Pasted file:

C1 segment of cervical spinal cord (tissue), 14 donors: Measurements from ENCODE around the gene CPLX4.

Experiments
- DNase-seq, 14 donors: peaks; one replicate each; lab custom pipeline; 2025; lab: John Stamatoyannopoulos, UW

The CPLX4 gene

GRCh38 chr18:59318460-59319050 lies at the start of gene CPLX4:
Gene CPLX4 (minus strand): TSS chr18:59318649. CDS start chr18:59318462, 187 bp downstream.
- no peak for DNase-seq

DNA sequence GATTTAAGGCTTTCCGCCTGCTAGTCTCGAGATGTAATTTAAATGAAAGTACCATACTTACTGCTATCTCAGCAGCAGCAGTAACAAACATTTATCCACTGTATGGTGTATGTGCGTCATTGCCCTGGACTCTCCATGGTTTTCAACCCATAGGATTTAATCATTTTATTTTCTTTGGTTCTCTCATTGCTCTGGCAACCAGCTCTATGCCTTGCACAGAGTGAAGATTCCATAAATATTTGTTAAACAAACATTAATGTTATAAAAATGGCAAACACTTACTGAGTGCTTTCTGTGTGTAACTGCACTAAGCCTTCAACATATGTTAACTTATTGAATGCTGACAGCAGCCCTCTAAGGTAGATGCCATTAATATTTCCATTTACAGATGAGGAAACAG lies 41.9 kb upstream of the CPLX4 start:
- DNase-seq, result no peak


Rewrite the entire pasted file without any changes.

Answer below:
C1 segment of cervical spinal cord (tissue), 14 donors: Measurements from ENCODE around the gene CPLX4.

Experiments
- DNase-seq, 14 donors: peaks; one replicate each; lab custom pipeline; 2025; lab: John Stamatoyannopoulos, UW

The CPLX4 gene

GRCh38 chr18:59318460-59319050 lies at the start of gene CPLX4:
Gene CPLX4 (minus strand): TSS chr18:59318649. CDS start chr18:59318462, 187 bp downstream.
- no peak for DNase-seq

DNA sequence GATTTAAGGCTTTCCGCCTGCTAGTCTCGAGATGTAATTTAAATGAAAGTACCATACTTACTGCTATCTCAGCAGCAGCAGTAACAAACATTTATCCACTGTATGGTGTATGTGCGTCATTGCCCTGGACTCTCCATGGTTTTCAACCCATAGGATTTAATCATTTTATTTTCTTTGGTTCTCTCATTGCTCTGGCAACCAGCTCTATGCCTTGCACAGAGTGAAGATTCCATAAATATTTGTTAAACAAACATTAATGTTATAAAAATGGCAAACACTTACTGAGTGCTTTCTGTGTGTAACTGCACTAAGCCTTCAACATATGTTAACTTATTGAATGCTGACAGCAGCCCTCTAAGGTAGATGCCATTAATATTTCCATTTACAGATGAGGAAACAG lies 41.9 kb upstream of the CPLX4 start:
- DNase-seq, result no peak